(but outer space doesn’t smell like Ipswich)
It’s hard to tell what– if anything– ever came of it, but I stumbled across a late 2008 interview with olfactory chemist Steve Pearce about a request from NASA to artificially recreate the smell of space, so as to increase the realism of their astronaut training and simulation.
“When astronauts come in from a spacewalk and remove their helmets, they’ve reported smells of “seared steak,” “hot metal” and “arc welding on their motorbike.” These are all consistent descriptions, not flukes. That lead us to conclude that the sensation is caused by some high-energy vibrations in particles brought back inside which mix with the air. And that product is then presented to the astronaut as they breathe it in. Why NASA wants it? If we can reproduce that odor, it would be useful in adding realism to the training here on Earth.”
Since I’m from Suffolk, I was tickled by the additional little detail that this NASA-sanctioned research into sniffing space was taking place in Ipswich. For those in the vanishingly small demographic of people who don’t know and actually care, Ipswich is a fairly large town with very small ambitions in the eastern part of England, to the north of London. There are some nice things about it, but most visitors are perhaps understandably wont to comment upon its grave errors of urban planning, disastrous transportation, woeful infrastructure, its general state of dilapidation, its filthy knocking shops and its charming contingent of drug addicts and/or aggressively, wilfully and permanently unemployed people, and last but not least its distressingly large population of individuals who should be under proper psychiatric care and on their meds but are evidently not receiving any type of care whatsoever. Ipswich’s main claim to fame in recent years was having its very own serial killer of prostitutes. Technically Pearce’s company is based on an industrial estate north of Ipswich, but it’s still adjacent to one of of Suffolk’s picturesque landfill sites, just in case you were starting to have visions of John Constable’s and Thomas Gainsborough’s paintings which are unbelievably of the same general area. There’s progress for you.
In the absence of any further updates, I’m going to imagine the guy still toiling away in Ipswich to this very day, trying to perfect his mixture of carbonised meat and arc welding like a benign, spacey version of the nutter in Perfume (the novel by Patrick Süskind, not the J-Pop band).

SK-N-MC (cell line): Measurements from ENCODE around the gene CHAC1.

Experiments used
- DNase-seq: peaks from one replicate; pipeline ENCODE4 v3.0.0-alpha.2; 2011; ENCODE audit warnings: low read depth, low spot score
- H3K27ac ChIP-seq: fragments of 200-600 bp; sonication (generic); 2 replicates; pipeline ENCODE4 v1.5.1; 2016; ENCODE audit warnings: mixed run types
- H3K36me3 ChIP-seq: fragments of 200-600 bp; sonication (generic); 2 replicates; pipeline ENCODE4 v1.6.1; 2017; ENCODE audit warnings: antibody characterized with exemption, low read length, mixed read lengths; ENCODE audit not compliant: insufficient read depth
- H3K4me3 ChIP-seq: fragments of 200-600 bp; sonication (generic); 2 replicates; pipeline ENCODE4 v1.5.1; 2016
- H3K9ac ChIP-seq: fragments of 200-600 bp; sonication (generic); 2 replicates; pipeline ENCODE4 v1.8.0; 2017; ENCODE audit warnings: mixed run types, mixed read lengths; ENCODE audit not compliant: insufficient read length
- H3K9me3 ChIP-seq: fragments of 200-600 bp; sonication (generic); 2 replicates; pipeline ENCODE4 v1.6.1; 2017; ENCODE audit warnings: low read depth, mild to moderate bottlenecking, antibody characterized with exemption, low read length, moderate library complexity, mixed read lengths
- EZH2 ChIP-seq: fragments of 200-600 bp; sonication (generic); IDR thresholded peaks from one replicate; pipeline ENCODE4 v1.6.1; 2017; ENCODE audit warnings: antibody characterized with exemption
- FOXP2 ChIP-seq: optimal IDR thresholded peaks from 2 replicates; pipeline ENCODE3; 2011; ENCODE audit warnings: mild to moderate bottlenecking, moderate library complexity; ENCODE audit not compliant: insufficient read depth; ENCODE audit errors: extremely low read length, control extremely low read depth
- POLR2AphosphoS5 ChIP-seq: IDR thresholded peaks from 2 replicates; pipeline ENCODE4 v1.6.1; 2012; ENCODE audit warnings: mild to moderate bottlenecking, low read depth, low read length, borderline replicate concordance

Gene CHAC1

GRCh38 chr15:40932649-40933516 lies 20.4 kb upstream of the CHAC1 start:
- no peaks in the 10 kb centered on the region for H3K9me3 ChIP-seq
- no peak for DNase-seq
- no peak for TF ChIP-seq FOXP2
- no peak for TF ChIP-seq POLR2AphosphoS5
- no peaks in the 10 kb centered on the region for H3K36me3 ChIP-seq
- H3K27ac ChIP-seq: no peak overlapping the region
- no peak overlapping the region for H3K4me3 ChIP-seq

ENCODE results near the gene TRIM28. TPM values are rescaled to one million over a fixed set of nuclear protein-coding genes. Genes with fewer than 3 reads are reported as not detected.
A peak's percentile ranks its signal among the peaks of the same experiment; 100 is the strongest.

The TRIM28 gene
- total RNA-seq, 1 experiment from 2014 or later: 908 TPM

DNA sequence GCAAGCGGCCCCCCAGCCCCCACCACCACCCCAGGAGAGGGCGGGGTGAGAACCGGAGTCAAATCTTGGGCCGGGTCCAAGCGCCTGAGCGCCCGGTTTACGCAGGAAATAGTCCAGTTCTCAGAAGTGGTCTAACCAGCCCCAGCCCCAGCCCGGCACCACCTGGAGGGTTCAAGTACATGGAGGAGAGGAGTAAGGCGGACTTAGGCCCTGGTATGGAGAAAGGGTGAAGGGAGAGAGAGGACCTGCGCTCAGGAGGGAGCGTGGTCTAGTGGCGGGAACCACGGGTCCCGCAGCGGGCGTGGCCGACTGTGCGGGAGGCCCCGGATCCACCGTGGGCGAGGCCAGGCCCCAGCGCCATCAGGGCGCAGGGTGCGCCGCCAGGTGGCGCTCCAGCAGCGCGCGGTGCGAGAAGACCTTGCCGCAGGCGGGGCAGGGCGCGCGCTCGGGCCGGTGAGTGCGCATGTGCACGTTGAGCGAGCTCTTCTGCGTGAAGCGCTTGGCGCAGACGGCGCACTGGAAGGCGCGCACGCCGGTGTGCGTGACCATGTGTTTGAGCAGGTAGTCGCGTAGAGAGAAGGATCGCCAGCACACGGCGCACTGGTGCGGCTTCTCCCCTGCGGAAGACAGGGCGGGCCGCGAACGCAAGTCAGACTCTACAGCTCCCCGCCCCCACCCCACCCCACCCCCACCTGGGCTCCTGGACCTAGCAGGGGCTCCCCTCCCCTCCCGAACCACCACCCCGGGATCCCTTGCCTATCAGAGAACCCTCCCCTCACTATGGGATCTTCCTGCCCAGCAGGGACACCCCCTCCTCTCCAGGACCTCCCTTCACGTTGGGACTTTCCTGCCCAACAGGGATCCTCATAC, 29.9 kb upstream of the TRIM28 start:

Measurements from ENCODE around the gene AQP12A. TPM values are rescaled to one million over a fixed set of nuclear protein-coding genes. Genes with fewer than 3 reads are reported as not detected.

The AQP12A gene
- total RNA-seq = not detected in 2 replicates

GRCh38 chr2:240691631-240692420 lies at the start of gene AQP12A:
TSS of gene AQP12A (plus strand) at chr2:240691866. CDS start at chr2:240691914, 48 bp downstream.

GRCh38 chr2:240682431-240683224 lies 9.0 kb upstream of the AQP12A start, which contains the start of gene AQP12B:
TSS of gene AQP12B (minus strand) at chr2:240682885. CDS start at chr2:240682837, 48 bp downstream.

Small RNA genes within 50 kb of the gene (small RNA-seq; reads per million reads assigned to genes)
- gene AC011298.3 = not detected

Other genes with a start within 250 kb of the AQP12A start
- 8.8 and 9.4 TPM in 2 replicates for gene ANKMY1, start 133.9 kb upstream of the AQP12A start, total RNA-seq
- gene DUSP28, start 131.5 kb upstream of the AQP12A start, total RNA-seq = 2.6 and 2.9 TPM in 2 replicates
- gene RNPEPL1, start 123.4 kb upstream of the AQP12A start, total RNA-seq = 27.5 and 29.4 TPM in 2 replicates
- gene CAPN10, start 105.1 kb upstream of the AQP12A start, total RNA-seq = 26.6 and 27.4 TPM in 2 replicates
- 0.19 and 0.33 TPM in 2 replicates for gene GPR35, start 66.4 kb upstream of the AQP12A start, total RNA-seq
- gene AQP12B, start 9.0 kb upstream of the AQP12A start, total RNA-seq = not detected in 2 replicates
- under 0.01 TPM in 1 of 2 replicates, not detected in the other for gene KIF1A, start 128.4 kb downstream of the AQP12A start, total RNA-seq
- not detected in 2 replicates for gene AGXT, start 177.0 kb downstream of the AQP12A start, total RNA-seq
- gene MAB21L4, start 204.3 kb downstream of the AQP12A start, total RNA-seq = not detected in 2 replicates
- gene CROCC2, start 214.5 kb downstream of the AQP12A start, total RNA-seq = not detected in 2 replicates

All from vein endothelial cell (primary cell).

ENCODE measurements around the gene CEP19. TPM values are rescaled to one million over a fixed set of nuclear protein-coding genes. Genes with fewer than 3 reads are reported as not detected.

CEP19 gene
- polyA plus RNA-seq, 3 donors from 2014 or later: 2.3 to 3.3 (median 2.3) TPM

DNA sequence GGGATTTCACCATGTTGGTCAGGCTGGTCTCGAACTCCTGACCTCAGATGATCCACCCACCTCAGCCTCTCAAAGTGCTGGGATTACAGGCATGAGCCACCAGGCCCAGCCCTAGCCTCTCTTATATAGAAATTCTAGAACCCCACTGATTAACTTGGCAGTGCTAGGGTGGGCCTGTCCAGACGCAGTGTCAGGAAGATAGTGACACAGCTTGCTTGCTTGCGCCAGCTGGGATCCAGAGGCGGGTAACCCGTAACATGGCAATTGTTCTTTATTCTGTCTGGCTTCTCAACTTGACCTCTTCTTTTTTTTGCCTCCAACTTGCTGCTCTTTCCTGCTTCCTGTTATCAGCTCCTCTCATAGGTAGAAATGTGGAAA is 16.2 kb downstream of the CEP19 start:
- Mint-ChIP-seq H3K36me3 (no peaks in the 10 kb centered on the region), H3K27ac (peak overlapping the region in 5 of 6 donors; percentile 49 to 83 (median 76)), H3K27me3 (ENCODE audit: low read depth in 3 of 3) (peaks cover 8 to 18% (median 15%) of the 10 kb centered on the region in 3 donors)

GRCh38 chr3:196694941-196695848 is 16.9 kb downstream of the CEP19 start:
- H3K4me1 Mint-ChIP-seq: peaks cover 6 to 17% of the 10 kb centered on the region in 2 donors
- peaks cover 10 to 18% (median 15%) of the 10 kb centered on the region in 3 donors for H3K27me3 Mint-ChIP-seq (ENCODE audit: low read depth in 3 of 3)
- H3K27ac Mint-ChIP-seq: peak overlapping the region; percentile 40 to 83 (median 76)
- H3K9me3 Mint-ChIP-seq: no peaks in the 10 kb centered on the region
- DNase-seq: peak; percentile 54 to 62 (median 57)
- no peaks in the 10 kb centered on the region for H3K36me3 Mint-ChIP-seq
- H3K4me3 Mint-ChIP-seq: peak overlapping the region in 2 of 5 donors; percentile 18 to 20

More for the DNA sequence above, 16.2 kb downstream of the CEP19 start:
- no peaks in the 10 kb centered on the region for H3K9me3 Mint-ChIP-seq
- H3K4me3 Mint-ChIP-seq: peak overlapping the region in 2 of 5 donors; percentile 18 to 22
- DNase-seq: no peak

Another valuable nugget I extracted from the interview is that the interior of the Mir space station apparently smells like “sweaty feet and stale body odor… with nail polish remover and gasoline”; anyone who’s been to Ipswich or seen the kinds of people who live there would probably expect Ipswich to smell like this and not like outer space. Certainly there’s a touch of the godforsaken Soviet backwater about Ipswich. The acetone-like smells were the result of the cosmonauts constantly and compulsively drinking smuggled vodka. Also like Ipswich.
What I really loved was a passing mention of this 2008 exhibition at Reg Vardy gallery in Sunderland. If there ever was: an exhibition of extinct and impossible smells consisted solely of brief explanatory texts and the smells of– among other things– extinct flowers, the surface of the sun, and the atomic blast at Hiroshima. It’s worth downloading the PDF from that page for the superficially rational details of this insane project. Obviously some suspension of disbelief is required, since you couldn’t smell the sun or an exploding atom bomb without being annihilated, any more than you could smell space directly without dying. The sun would apparently smell of a “molten cocktail of copper, terbium, strontium, antimony, and europium.” It’s that hot metal thing again. Hiroshima is coal, bones and most intriguingly of all the burning rubber that survivors smelled even before the odour of the blast could have reached them; this was probably due to gamma rays irradiating and activating smell receptors in their noses.
Cleopatra wore “kyphi, an aromatic blend including juniper, raisins, cassia and pine kernels.” The Mir smell was in the exhibition, with the amusing note that “with the scientists unable to open a window or stop drinking, Mir continued to stink until it was decommissioned and disintegrated in the upper atmosphere over Fiji on March 23, 2001.” A 14th century nosegay against the Black Death smells of rose, beeswax, angelica, orange peel, clove, thyme, lilies and smoke.
Not in the exhibition or available as a fragrance (yet), but related: the Sagittarius B2 cloud is 150 light years wide, 390 light years from the centre of our galaxy and it’s full of ethyl formate. Ethyl formate smells like rum and contributes to the taste of raspberries. And lo, this revelation begat jokey articles, lame gags, and silly Photoshops without number.